A schema is an object that contains other objects. Before using it, you must create it or you can use an existing schema. There are two types of schemas you can use, those built-in and those you create. When Microsoft SQL Server is installed, it also creates a few schemas. One of the schemas is named sys. Another is called dbo.

The sys schema contains a list of some of the objects that exist in your database system. One of these objects is called databases (actually, it's a view). When you create a database, its name is entered in the databases list using the same name you gave it.

To access the schemas of a database, in the Object Explorer, expand the Databases node, expand the database that will hold or own the schema, and expand the Security node.

To visually create a schema, right-click Schemas and click New Schema...

Object Explorer - New Schema

This would open the Schema - New dialog box. In the Schema Name text box, enter a one-word name. Here is an example:


After providing a name, you can click OK.

The formula to programmatically create a schema is:

CREATE SCHEMA schema_name_clause [ <schema_element> [ ...n ] ]

<schema_name_clause> ::=
    | AUTHORIZATION owner_name
    | schema_name AUTHORIZATION owner_name

<schema_element> ::= 
        table_definition | view_definition | grant_statement |
        revoke_statement | deny_statement 

The most important part is:

CREATE SCHEMA schema_name_clause [ <schema_element> [ ...n ] ]

In this case, start with the CREATE SCHEMA expression and add a name to it. Here is an example:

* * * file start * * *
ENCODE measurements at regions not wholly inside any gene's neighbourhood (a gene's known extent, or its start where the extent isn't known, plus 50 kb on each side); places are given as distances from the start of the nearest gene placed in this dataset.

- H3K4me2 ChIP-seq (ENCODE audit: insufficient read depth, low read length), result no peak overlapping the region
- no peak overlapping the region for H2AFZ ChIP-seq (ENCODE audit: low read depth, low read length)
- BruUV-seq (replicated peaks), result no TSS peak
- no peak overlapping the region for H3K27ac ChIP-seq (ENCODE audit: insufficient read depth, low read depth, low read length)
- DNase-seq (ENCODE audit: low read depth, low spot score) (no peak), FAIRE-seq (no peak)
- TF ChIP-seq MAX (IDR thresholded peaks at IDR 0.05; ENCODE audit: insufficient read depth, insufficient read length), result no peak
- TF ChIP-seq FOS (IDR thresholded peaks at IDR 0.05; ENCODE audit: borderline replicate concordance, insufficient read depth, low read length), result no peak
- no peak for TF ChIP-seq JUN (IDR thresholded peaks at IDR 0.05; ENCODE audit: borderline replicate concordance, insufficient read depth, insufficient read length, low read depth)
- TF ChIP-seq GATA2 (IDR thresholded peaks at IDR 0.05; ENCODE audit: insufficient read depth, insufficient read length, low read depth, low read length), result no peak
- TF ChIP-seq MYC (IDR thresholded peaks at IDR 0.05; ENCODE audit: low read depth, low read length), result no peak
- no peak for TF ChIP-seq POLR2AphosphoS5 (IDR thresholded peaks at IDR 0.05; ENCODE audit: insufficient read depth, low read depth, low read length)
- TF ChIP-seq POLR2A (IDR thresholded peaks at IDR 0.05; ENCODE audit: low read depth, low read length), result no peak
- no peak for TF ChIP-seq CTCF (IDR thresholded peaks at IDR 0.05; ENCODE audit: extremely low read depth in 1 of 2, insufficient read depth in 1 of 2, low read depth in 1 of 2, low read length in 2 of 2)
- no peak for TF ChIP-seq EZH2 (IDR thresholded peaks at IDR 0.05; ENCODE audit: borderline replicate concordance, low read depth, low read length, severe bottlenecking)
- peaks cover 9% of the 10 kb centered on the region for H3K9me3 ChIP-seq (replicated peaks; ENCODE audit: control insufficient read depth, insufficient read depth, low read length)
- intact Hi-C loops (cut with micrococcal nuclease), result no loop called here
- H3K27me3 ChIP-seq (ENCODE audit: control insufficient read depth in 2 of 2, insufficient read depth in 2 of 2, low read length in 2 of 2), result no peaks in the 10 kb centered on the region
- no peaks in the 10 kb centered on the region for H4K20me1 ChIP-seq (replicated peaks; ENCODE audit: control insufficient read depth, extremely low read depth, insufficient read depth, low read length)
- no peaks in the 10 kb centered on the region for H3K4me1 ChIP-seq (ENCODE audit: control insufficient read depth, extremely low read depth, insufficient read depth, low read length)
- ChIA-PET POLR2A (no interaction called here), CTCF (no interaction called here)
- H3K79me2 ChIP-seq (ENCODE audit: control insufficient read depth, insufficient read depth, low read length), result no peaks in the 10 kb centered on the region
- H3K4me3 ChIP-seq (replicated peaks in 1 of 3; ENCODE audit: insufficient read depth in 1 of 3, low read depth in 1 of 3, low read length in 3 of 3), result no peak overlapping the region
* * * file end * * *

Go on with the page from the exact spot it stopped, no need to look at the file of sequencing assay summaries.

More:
1> CREATE SCHEMA PrivateListing;
2> GO

The other parts deal with issues we have not studied yet.

Accessing an Object From a Schema

Inside of a schema, two objects cannot have the same name, but an object in one schema can have the same name as an object in another schema. Based on this, if you are accessing an object within its schema, you can simply use its name, since that name would be unique. On the other hand, because of the implied possibility of dealing with objects with similar names in your server, when accessing an object outside of its schema, you must qualify it. To do this, you would type the name of the schema that contains the object you want to use, followed by the period operator, followed by the name of the object you want to use. From our illustration, to access the Something1 object that belongs to Schema1, you would type:


As mentioned already, when Microsoft SQL Server is installed, it creates a schema named dbo. This is probably the most common schema you will use. In fact, if you don't create a schema in a database, the dbo schema is the default and you can apply it to any object in your database.


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